Maṇḍana's, Kumārila's and Prabhākara's theories about the Veda's validity distinguish between what Western logicians call prescriptive sentences and imperatives. The former enjoin something and are valid insofar as they are modally distinct from statements of facts. The latter, on the other hand, are only valid if the impelled people actually perform them. The Veda consists in prescriptions and not in imperatives –all Mīmāṃsakas agree that the actual performance of the sacrifices prescribed has nothing to do with the Veda's validity and do not derive its validity out of the fact that everyone obeys it.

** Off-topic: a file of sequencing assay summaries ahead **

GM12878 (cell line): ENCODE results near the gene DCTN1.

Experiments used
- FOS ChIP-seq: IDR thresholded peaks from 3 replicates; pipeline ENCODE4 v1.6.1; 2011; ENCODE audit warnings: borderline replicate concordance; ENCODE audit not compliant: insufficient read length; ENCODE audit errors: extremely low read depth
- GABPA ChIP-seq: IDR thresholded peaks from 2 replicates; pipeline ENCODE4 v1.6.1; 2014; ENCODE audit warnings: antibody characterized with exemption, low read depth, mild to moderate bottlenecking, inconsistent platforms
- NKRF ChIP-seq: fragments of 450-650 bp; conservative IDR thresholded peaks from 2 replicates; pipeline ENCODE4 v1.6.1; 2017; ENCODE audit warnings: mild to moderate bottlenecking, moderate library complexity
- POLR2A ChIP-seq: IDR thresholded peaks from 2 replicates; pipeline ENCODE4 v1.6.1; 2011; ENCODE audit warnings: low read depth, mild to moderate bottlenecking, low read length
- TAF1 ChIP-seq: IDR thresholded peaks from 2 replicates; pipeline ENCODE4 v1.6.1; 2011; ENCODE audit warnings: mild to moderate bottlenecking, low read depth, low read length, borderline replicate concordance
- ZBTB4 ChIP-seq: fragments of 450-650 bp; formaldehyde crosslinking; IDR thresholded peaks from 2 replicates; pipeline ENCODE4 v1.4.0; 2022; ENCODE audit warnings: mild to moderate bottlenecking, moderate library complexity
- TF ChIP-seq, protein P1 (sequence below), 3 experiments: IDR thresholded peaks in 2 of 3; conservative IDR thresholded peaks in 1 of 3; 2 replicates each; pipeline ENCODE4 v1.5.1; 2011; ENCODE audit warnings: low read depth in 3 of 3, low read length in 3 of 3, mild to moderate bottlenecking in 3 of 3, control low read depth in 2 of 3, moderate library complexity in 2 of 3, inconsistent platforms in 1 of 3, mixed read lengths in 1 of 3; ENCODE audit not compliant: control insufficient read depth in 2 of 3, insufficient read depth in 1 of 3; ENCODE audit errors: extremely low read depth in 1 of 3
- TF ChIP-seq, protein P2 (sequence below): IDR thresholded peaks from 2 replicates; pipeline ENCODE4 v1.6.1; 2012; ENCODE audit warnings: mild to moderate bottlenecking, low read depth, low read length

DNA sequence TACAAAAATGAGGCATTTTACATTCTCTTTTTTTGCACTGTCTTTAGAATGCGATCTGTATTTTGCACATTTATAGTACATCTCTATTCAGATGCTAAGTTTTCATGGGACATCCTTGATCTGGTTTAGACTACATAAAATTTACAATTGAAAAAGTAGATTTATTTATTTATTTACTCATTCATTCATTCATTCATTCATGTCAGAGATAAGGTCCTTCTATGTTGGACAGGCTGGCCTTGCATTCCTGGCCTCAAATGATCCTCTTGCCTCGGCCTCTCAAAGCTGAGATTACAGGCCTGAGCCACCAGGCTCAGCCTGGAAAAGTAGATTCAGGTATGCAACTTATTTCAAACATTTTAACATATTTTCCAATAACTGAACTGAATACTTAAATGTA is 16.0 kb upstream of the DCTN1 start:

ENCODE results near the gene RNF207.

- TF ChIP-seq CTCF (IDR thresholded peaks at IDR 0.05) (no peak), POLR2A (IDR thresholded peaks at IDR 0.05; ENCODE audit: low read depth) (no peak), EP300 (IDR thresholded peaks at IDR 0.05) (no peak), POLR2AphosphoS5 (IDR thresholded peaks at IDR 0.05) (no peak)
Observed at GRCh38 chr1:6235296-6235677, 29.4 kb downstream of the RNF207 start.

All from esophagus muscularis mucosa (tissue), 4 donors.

According to the insightful distinction of Joseph M. Bocheńsky (1974), the Veda's authority is, hence, deontic but only insofar as it is epistemic. It regards the sphere of what has to be done/of future events, but it derives its authority out of the fact that it is the only instrument to know about it. On the other hand, the deontic authority of, e.g., an officer on her soldiers directly consists in her being obeyed. There cannot be any deontic authority which is disregarded.